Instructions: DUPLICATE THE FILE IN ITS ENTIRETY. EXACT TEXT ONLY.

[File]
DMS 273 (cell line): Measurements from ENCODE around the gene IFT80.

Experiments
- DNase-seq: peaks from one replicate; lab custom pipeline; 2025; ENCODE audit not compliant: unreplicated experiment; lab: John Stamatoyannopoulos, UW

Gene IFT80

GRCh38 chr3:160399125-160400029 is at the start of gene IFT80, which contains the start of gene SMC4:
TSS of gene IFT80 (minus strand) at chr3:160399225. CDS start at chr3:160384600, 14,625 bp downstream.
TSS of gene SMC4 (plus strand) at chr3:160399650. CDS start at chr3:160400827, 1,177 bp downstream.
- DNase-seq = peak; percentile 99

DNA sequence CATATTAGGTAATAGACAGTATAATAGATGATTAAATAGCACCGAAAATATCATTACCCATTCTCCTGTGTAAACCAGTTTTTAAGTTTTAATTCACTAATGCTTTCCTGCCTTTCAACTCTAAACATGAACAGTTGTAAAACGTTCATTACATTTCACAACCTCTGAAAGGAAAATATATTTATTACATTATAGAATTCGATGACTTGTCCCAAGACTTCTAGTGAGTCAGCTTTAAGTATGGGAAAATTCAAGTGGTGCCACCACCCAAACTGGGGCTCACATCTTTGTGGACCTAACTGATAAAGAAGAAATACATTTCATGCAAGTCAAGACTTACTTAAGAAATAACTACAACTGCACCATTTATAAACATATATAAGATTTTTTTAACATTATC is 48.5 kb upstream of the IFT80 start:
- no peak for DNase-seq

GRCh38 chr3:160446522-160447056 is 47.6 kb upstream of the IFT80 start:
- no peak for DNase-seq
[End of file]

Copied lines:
DMS 273 (cell line): Measurements from ENCODE around the gene IFT80.

Experiments
- DNase-seq: peaks from one replicate; lab custom pipeline; 2025; ENCODE audit not compliant: unreplicated experiment; lab: John Stamatoyannopoulos, UW

Gene IFT80

GRCh38 chr3:160399125-160400029 is at the start of gene IFT80, which contains the start of gene SMC4:
TSS of gene IFT80 (minus strand) at chr3:160399225. CDS start at chr3:160384600, 14,625 bp downstream.
TSS of gene SMC4 (plus strand) at chr3:160399650. CDS start at chr3:160400827, 1,177 bp downstream.
- DNase-seq = peak; percentile 99

DNA sequence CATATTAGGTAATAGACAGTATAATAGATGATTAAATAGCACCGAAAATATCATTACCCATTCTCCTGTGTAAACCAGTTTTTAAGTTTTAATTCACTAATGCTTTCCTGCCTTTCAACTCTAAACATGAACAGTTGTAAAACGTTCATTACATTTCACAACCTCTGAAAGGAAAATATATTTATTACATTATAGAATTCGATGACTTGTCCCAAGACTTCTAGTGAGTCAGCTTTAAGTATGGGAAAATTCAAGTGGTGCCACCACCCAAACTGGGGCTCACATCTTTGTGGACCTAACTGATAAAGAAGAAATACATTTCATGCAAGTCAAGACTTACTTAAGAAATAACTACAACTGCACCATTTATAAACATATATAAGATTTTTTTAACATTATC is 48.5 kb upstream of the IFT80 start:
- no peak for DNase-seq

GRCh38 chr3:160446522-160447056 is 47.6 kb upstream of the IFT80 start:
- no peak for DNase-seq